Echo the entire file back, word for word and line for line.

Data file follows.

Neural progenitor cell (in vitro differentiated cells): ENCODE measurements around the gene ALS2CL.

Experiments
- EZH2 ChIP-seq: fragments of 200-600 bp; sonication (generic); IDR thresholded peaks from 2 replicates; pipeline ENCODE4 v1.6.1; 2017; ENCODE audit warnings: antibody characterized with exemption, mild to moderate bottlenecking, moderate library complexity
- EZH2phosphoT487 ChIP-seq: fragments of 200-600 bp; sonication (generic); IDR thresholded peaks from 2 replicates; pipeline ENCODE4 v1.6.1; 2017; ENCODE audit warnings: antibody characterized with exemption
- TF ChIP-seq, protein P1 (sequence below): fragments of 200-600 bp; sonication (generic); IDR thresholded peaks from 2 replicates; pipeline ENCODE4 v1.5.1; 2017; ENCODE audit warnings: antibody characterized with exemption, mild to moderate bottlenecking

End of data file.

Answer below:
Neural progenitor cell (in vitro differentiated cells): ENCODE measurements around the gene ALS2CL.

Experiments
- EZH2 ChIP-seq: fragments of 200-600 bp; sonication (generic); IDR thresholded peaks from 2 replicates; pipeline ENCODE4 v1.6.1; 2017; ENCODE audit warnings: antibody characterized with exemption, mild to moderate bottlenecking, moderate library complexity
- EZH2phosphoT487 ChIP-seq: fragments of 200-600 bp; sonication (generic); IDR thresholded peaks from 2 replicates; pipeline ENCODE4 v1.6.1; 2017; ENCODE audit warnings: antibody characterized with exemption
- TF ChIP-seq, protein P1 (sequence below): fragments of 200-600 bp; sonication (generic); IDR thresholded peaks from 2 replicates; pipeline ENCODE4 v1.5.1; 2017; ENCODE audit warnings: antibody characterized with exemption, mild to moderate bottlenecking